Calgary

Alberta hay producers hope for wetter weather in the face of dwindling reserves

It looks to be another challenging year when it comes to accessing hay in the province, as the consequences of hot, dry conditions over the past few years begin to add up. 

Hay prices have skyrocketed over the past couple of years, hitting more than $200 a bale in some regions

Alberta farmers are contending with the compounded effects of prolonged low moisture levels, and that doesn't bode well for this year's hay harvest. (Joe MacDonald/CBC)

It looks to be another challenging year when it comes to accessing hay in the province, as the consequences of hot, dry conditions over the past few years begin to add up. 

Beef and forage specialist Barry Yaremcio estimates 75 per cent of Alberta is currently in a "very severe moisture deficiency."

Dry conditions in recent years have led to lower hay yields, and in some instances, farmers and ranches have overgrazed their pastures, Yaremcio said. "And that reduces the possibility to grow another crop the following year," he explained.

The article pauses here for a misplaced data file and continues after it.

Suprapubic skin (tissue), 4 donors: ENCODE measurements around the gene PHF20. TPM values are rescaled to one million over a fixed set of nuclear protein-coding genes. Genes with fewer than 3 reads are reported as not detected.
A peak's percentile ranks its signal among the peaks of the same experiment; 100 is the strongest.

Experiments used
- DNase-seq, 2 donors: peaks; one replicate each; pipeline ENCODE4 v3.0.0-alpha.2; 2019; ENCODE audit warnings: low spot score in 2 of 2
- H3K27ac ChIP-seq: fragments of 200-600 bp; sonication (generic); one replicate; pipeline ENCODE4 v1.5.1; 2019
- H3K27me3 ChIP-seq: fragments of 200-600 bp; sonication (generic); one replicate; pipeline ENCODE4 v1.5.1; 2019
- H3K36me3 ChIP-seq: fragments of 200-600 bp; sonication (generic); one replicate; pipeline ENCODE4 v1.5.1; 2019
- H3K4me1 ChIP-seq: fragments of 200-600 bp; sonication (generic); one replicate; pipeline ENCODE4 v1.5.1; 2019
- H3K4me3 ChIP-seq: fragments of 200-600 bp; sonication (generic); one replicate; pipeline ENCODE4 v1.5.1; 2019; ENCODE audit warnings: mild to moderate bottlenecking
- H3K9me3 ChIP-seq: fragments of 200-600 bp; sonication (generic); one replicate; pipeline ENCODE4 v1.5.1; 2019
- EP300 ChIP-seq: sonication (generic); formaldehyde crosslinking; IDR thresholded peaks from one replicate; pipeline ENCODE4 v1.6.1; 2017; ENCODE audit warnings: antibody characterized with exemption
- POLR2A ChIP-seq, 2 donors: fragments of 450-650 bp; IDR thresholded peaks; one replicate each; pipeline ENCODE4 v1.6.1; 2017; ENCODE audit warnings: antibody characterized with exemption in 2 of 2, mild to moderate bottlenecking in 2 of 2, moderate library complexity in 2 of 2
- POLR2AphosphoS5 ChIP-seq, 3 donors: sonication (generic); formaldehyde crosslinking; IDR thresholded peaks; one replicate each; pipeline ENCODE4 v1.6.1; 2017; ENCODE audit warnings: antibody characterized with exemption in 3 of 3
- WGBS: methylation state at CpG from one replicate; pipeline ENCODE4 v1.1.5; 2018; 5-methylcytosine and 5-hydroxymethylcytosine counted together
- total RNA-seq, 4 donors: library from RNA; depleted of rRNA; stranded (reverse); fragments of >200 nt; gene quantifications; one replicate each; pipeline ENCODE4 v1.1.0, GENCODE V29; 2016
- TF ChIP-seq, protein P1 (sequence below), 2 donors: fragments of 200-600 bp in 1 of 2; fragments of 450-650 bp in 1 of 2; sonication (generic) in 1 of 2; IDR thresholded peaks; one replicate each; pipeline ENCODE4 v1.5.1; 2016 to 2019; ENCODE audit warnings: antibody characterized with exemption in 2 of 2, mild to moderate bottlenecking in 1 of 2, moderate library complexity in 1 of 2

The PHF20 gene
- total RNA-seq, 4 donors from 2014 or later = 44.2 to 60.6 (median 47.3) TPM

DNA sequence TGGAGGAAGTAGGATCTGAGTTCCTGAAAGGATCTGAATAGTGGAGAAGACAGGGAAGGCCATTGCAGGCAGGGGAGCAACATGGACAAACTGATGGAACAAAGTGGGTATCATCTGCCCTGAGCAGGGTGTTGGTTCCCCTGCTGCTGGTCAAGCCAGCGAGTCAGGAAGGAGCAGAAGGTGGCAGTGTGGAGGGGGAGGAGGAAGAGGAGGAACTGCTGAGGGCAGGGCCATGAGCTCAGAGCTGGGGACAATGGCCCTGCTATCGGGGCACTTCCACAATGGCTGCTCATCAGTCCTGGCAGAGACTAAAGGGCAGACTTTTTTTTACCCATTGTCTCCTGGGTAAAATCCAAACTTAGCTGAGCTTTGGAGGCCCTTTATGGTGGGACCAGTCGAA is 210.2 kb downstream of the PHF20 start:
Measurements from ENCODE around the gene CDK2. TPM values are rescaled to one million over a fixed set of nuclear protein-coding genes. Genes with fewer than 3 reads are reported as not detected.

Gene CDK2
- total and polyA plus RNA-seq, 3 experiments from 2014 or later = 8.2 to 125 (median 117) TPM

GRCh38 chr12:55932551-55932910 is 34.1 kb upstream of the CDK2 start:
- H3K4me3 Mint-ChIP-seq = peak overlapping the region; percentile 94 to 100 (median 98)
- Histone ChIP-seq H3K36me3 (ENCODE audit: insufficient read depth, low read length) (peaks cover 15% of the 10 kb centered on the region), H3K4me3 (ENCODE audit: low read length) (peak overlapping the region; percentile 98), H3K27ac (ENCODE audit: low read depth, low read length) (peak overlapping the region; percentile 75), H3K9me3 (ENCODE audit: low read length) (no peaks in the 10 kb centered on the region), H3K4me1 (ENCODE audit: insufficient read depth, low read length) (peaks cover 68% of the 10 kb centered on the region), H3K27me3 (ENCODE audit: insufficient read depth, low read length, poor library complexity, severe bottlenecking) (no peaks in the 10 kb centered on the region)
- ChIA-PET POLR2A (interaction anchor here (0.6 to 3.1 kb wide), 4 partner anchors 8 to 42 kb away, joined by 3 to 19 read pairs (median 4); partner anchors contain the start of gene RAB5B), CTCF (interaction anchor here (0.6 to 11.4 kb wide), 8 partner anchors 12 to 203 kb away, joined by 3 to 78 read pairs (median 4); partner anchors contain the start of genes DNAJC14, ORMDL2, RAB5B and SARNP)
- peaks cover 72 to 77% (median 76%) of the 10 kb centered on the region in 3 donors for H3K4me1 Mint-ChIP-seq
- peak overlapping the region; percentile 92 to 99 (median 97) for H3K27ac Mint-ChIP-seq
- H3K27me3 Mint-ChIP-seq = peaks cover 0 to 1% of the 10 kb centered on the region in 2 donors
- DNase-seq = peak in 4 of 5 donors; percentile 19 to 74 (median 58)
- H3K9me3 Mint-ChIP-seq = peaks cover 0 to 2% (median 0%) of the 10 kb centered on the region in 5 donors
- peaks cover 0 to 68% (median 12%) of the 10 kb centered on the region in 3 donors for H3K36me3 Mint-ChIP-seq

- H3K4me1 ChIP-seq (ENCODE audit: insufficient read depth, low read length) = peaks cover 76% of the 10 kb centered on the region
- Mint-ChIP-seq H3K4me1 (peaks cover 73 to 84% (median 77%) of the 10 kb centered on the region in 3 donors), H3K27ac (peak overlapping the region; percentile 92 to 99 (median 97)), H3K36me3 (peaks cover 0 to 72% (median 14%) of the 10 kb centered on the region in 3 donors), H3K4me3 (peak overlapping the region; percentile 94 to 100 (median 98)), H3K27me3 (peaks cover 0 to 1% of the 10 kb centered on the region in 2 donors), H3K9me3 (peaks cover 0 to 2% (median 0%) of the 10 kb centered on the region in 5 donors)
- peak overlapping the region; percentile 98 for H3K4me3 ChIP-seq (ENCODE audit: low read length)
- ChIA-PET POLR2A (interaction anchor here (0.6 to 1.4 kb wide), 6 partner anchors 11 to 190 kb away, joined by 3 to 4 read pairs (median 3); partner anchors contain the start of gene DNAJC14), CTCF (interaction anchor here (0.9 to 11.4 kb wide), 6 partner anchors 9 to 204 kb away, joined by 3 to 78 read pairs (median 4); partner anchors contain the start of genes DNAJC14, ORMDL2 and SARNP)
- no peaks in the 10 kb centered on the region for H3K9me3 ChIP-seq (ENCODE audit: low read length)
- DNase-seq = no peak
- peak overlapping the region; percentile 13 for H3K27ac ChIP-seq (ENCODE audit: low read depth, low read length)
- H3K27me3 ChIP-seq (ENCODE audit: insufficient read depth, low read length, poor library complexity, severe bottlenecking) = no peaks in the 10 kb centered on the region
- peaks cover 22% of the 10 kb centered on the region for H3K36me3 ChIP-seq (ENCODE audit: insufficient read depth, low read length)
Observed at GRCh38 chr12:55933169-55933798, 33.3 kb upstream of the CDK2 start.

Hay prices have skyrocketed over the past couple of years, hitting more than $200 a bale in some regions. 

Whether that will happen again this year depends on Mother Nature. 

"There is a potential to have a good hay crop and price that is lower than what we experienced in the last year, but the other side is also possible," Yaremcio said.

Many farmers have nothing left in hay reserves

Kelly Smith Fraser with Alberta Beef Producers says if the weather doesn't cooperate again this season, producers will have to get creative.

"Times like this just make us think out of the box. And even if our hay supply is down this summer, we'll see those people continuing, looking for different methods, and trying to hold onto their cow herds," said Fraser. 

Yaremcio said roughly 70 per cent of forage production occurs by July 15. "So we've got a little bit of time to get more growth," he said.

But where farmers in 2017 and 2018 could count on feed carry over in times of poor harvest, that won't be true this year.

"People have nothing left in reserves, so they are really counting on a good hay crop this year to have enough forage to make it through the winter," said Yaremcio.

With files from Terri Trembath

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